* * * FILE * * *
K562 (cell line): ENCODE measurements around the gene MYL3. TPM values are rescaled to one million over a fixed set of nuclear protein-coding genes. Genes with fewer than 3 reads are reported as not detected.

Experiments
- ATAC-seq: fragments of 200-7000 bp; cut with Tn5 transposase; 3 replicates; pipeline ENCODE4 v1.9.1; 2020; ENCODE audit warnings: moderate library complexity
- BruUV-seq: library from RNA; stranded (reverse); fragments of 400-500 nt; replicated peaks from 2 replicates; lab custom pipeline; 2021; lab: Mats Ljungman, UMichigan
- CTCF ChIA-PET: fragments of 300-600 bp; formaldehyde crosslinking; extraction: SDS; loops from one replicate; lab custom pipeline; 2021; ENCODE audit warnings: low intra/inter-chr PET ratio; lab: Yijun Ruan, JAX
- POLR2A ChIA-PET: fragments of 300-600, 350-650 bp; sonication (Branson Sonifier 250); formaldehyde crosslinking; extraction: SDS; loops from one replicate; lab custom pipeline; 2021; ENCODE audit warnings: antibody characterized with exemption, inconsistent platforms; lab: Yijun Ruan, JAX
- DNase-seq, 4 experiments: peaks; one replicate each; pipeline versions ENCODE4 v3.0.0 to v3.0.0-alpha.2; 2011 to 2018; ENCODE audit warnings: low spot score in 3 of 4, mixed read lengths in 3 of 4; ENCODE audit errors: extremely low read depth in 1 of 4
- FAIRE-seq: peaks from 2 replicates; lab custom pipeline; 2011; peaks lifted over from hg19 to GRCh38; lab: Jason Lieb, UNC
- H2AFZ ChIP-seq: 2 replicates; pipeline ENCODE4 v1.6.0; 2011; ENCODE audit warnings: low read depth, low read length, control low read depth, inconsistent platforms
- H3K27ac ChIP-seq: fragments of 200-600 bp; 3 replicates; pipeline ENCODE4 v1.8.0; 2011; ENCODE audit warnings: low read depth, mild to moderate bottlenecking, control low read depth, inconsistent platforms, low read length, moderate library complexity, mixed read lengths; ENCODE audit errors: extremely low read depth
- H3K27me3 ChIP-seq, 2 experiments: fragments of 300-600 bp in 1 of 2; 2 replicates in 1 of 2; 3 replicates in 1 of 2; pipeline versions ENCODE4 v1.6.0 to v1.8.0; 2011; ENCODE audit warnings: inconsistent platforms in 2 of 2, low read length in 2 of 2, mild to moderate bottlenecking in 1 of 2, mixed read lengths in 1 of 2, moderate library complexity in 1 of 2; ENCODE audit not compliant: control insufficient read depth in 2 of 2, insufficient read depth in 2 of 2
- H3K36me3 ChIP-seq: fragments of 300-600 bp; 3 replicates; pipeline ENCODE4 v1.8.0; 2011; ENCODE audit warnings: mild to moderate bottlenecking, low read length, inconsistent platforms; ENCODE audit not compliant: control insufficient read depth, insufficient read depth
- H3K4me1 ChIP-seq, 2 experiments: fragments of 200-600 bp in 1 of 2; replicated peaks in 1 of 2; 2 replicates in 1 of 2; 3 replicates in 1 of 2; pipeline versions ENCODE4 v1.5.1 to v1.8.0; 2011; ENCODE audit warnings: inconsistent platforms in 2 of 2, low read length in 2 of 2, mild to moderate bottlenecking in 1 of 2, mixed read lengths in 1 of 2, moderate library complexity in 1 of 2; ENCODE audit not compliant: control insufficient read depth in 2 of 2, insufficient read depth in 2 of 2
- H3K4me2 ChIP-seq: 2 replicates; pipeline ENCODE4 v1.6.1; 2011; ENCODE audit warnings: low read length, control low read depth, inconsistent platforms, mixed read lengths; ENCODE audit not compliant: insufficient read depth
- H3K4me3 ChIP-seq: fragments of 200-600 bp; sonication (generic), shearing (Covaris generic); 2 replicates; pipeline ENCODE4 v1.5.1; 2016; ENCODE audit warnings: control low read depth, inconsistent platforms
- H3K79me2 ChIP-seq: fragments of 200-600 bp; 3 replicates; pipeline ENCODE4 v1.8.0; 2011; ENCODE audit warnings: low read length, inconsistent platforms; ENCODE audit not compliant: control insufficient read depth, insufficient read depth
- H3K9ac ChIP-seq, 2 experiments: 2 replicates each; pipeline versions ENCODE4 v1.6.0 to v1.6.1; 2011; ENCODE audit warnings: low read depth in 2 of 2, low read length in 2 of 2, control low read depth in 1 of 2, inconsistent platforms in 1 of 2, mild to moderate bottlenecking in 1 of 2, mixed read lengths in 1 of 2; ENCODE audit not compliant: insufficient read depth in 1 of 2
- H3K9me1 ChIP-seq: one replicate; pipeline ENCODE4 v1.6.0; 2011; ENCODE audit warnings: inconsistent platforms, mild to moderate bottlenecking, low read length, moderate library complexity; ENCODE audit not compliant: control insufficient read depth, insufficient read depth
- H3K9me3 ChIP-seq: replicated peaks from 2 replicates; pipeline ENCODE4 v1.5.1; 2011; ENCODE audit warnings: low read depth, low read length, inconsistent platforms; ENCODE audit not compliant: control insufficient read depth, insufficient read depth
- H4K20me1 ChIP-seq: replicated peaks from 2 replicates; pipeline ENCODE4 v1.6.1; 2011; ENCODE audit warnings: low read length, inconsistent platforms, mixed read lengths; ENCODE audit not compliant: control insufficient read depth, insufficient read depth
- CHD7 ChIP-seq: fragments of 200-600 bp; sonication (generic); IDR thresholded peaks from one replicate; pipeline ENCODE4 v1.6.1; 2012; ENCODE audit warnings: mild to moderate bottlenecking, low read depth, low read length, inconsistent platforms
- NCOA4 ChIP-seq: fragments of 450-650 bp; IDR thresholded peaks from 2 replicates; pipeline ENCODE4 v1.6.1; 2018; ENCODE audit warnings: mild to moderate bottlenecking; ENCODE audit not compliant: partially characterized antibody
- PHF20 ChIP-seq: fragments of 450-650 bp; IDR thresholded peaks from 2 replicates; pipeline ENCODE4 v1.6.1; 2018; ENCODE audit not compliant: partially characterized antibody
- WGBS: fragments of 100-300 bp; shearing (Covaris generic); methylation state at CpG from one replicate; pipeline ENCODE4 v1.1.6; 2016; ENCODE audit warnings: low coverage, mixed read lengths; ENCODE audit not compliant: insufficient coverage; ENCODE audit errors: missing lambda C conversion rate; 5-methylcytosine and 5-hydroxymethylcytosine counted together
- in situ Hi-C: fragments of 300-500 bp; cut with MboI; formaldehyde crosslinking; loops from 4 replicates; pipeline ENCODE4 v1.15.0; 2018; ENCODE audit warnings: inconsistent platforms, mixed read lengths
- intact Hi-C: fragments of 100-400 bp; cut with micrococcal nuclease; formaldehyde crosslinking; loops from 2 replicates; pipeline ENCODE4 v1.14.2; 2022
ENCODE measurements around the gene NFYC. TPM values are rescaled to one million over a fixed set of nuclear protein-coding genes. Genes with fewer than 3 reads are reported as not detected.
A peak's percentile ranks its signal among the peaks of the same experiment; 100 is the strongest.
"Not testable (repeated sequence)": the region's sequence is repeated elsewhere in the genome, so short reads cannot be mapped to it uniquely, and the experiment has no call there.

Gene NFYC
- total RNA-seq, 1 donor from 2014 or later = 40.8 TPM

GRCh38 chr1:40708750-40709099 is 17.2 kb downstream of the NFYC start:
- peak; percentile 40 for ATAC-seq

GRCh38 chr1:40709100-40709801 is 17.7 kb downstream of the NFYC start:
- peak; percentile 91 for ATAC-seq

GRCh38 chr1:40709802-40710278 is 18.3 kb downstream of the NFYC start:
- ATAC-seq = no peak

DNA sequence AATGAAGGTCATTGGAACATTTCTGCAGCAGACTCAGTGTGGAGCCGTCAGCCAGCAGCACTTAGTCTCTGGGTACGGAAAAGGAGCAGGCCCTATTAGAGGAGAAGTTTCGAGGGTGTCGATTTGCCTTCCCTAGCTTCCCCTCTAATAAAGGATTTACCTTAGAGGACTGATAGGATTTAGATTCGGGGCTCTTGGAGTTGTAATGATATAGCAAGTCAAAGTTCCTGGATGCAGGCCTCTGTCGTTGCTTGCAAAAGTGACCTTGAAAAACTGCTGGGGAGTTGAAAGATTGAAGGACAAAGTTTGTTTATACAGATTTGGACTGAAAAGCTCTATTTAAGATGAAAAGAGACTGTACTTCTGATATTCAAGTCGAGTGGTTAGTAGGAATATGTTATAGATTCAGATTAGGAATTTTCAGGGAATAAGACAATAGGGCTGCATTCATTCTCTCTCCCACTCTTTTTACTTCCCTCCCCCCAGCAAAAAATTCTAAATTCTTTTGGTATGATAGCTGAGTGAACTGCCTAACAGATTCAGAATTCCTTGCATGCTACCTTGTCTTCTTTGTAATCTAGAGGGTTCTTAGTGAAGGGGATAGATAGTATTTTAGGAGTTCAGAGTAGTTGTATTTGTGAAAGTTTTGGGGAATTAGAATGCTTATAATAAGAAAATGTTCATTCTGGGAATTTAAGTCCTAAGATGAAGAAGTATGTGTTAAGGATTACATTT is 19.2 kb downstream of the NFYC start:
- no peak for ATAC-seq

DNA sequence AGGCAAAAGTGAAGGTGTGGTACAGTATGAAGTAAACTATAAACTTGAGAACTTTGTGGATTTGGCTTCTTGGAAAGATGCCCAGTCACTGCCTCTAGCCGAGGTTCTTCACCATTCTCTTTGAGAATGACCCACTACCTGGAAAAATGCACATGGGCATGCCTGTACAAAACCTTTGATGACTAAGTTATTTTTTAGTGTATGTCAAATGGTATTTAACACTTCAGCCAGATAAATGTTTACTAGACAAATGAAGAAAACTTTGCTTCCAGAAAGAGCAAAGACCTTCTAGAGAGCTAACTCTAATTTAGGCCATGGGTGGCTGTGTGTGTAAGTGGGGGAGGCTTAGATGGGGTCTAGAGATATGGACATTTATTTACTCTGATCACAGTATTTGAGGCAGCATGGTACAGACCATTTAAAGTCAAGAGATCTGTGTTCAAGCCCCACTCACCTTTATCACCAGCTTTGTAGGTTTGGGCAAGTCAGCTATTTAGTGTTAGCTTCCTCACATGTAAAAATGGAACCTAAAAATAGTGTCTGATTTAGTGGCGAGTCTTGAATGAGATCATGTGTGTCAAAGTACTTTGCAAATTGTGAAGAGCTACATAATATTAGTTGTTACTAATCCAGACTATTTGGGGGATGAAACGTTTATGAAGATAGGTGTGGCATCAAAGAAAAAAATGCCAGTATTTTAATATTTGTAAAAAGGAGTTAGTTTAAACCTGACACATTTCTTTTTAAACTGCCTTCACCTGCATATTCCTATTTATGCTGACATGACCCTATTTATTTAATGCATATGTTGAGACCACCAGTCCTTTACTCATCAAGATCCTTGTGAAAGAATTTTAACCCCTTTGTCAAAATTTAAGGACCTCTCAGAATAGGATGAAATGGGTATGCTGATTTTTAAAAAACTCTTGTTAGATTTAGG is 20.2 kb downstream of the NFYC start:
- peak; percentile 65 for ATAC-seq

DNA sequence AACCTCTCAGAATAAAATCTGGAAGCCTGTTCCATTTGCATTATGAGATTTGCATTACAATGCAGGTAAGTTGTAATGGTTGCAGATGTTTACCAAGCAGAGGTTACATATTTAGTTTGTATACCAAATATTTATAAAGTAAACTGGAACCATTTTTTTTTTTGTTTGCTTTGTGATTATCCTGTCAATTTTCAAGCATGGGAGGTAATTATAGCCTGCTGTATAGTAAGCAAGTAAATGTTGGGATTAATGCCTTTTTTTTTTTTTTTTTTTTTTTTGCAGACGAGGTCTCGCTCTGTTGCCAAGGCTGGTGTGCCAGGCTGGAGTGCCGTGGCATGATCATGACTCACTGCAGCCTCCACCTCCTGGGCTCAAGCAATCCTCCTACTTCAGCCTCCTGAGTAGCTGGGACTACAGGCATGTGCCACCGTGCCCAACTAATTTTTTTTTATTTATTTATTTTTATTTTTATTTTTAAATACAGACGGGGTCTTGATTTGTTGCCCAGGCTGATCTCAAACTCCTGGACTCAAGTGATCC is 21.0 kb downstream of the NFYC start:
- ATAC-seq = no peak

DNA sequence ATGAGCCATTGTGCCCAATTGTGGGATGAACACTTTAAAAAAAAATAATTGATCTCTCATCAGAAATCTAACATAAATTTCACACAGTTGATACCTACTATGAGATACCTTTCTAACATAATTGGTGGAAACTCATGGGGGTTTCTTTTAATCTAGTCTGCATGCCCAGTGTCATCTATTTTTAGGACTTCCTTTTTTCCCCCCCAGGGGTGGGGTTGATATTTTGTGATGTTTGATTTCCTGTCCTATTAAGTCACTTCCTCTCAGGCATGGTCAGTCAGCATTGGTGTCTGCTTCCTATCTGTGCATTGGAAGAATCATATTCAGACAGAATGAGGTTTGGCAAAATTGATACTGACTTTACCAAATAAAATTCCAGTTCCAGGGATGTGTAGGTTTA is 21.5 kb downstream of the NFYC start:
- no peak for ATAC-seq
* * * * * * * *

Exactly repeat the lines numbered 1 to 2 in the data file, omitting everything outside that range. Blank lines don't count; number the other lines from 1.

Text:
K562 (cell line): ENCODE measurements around the gene MYL3. TPM values are rescaled to one million over a fixed set of nuclear protein-coding genes. Genes with fewer than 3 reads are reported as not detected.

Experiments